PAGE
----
This year as part of the 25th Anniversary of Sylvan Solace Preserve, I’ve decided to try to catalogue all of the various wildflowers found on the preserve (including trees and shrubs). An undertaking such as this requires planning and commitment. Depending on weather conditions, some flowers may begin blooming as early as February and the latest blooms may not appear until late September or early October (or even later). Some species will bloom for as little as twenty-four hours and can be missed entirely I’m not diligent. Each species has its own unique habitat requirements of soil, moisture, and light so I have to plan ahead to search specific areas when I think species will be blooming. It helps to have some preexisting knowledge but it also means that I have to perform advance scouting to try to track down every bloom.

I’ll share with you each species that I find including the date I first discovered them. I will not be sharing the exact location of these blooms – some species may be represented by a single bloom or they may grow on sensitive terrain that cannot handle more than a few footfalls without becoming degraded. If you seriously want to know the location of a flower reach out to me by email ( and I will probably be willing to share it with you. My intent is not to hoard information but rather to share my love of wildflowers while still protecting the resource.

Do I have a goal in mind for the number of species, I’ll find? The short answer is, yes, I have a goal (but I’m not sharing it). Ultimately this is not about the numbers; it’s about the experience and the thrill of discovery. I hope you’ll join me in this journey.

#1 Skunk Cabbage (Symplocarpus foetidus) – photographed 19 March 2021

The first wildflower of the year is also my favorite!

#2 Red Maple (Acer rubrum) – photographed 02 April 2021

Although largely wind pollinated, Red Maple is still an important food source for early pollinators such as bees, flies, and beetles.

#3 Speckled Alder (Alnus incana) – photographed 02 April 2021

The long dangling flowers are the male (pollen-producing) catkins; the much smaller female (seed-producing) catkins can be seen directly above the male catkins.

#4 Pennsylvania Bittercress (Cardamine pensylvanica) – photographed 07 April 2021

Pennysylvania Bittercress flowers have four petals, just every other member of the Brassicaceae or “Mustard” Family. This is one of several Cardamines I hope to find.

#5 Bigtooth Aspen (Populus grandidentata) – photographed 07 April 2021

The long dangling catkins of Bigtooth Aspen are easy to overlook if you walk around the woods staring at your feet (or your phone). Look up and you’ll notice thousands on each tree.

#6 Northern Spicebush (Lindera benzoin) – photographed 07 April 2021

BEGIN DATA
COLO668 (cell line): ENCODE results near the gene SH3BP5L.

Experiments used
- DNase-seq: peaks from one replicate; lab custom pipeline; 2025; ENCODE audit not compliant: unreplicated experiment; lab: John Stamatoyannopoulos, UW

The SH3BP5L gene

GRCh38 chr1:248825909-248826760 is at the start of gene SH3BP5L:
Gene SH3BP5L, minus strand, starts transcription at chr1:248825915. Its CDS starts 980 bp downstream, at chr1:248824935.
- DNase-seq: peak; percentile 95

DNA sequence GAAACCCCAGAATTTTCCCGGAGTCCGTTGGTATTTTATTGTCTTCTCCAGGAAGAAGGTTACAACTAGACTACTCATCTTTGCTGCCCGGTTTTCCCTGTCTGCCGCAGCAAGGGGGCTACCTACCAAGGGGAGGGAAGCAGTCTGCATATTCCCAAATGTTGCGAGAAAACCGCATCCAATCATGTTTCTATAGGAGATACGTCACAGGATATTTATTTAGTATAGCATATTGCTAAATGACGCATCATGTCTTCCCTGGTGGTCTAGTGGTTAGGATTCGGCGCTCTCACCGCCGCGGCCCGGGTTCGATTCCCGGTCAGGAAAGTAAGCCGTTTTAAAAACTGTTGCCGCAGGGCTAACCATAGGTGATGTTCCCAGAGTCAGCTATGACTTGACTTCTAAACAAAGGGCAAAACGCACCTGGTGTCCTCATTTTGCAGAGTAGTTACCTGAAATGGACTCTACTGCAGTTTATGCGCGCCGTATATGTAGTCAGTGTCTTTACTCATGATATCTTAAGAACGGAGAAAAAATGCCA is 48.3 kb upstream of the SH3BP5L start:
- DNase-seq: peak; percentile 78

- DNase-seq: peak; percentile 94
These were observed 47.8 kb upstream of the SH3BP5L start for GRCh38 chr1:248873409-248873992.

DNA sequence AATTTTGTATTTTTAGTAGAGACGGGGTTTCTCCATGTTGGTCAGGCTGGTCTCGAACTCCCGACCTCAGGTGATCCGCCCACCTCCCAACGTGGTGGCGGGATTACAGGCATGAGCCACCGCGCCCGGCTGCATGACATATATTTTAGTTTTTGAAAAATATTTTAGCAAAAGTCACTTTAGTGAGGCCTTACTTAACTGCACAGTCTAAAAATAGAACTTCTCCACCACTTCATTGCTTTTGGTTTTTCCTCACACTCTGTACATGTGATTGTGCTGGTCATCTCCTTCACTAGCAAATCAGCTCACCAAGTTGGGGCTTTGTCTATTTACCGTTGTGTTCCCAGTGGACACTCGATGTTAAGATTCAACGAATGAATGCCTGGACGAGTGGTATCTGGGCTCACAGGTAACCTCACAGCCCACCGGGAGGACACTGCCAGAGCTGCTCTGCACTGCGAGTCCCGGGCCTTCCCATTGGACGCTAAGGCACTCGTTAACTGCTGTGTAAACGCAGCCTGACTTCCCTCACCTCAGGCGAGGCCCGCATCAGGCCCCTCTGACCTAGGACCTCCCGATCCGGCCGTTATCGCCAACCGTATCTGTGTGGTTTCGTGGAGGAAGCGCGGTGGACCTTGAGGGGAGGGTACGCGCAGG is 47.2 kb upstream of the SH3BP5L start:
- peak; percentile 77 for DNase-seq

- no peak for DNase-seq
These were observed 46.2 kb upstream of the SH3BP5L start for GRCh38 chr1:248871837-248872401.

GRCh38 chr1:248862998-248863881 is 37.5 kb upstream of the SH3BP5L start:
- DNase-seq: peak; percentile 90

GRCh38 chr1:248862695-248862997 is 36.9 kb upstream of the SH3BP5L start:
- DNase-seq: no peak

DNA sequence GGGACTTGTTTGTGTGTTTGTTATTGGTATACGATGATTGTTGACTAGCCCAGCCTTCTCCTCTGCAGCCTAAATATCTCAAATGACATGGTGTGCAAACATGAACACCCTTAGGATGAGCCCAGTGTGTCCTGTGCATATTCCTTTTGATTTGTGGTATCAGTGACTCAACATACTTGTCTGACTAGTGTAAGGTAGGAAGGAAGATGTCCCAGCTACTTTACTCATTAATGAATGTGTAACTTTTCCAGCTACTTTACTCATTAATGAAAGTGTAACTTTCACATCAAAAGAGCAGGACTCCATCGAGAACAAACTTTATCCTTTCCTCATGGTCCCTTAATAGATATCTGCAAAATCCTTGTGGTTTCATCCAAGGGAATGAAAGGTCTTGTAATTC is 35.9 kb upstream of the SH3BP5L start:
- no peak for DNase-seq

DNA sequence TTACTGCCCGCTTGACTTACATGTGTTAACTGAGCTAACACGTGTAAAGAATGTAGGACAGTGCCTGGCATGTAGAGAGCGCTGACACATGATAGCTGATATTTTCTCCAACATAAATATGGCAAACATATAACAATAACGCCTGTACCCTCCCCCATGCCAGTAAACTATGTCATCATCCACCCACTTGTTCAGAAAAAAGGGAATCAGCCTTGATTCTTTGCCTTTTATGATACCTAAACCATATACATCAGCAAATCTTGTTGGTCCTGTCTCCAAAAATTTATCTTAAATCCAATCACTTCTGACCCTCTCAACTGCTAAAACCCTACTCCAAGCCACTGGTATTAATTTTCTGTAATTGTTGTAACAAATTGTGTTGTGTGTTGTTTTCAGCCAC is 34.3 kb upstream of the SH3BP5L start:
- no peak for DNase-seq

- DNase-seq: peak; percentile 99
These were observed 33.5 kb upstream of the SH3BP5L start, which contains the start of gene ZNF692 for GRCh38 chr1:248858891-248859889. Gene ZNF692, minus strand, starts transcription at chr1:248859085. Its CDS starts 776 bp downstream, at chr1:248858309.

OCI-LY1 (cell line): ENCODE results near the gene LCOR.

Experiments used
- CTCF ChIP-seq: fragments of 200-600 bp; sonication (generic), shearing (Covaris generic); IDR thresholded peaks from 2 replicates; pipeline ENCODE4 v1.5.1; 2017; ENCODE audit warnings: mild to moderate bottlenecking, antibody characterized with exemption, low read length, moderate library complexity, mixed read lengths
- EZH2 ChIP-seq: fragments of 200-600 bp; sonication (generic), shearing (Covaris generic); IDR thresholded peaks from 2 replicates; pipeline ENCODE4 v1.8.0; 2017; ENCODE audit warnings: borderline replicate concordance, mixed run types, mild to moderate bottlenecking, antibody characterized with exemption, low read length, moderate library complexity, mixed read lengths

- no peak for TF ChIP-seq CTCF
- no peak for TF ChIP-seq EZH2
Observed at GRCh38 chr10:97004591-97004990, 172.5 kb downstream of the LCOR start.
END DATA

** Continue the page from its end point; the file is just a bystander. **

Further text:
When not in bloom, Northern Spicebush can be identified by the spicy, citrusy smell given off by crushed twigs and leaves.

#7 Boxelder (Acer negundo) – photographed 12 April 2021

Boxelder is Michigan’s only maple species with compound rather than simple leaves.

#8 Sugar Maple (Acer saccharum) – photographed 12 April 2021

With its high sugar content, Acer Saccharum sap is the source for most of our maple syrup production but any native maple species (including Boxelder) may be tapped.

#9 Common Dandelion (Taraxacum officinale) – photographed 12 April 2021

The bane of lawnkeepers everywhere, Common Dandelion is both an important early season nectar source and a highly versatile wild food with flowers, leaves and roots all being edible.

#10 Common Blue Violet (Viola sororia) – photographed 12 April 2021

Common Blue Violet may be “common” in abundance but it is certainly not “common” in looks. Hopefully this will not the only violet species that I’ll find at Sylvan Solace.

#11 Marsh Marigold (Caltha palustris) – photographed 12 April 2021

A true showoff in the spring swamps! March Marigold is impossible to miss but can be hard to approach given its preference for soggy spots.

#12 Spring Beauty (Claytonia virginica) – photographed 12 April 2021

The distinct purple lines on each petal are known as “nectar guides”. Insects see a broader spectrum of light including UV and these lines serve as highly visible arrows pointing toward the flowers nectar. Nectar guides are a common feature on many flowers- scroll back up and you’ll notice that they also appear on the Common Blue Violet and Marsh Marigold

#13 American Hornbeam (Caprinus caroliniana) – photographed 12 April 2021

American Hornbeam is a small tree best identified by its distinctive smooth bark that appears to underlain with sinewy muscles, giving the species the alternate name “musclewood”.

That’s it for the first (tree heavy) installment of the Wildflowers of Sylvan Solace. I’ll post the next installment as soon as I have a batch to share.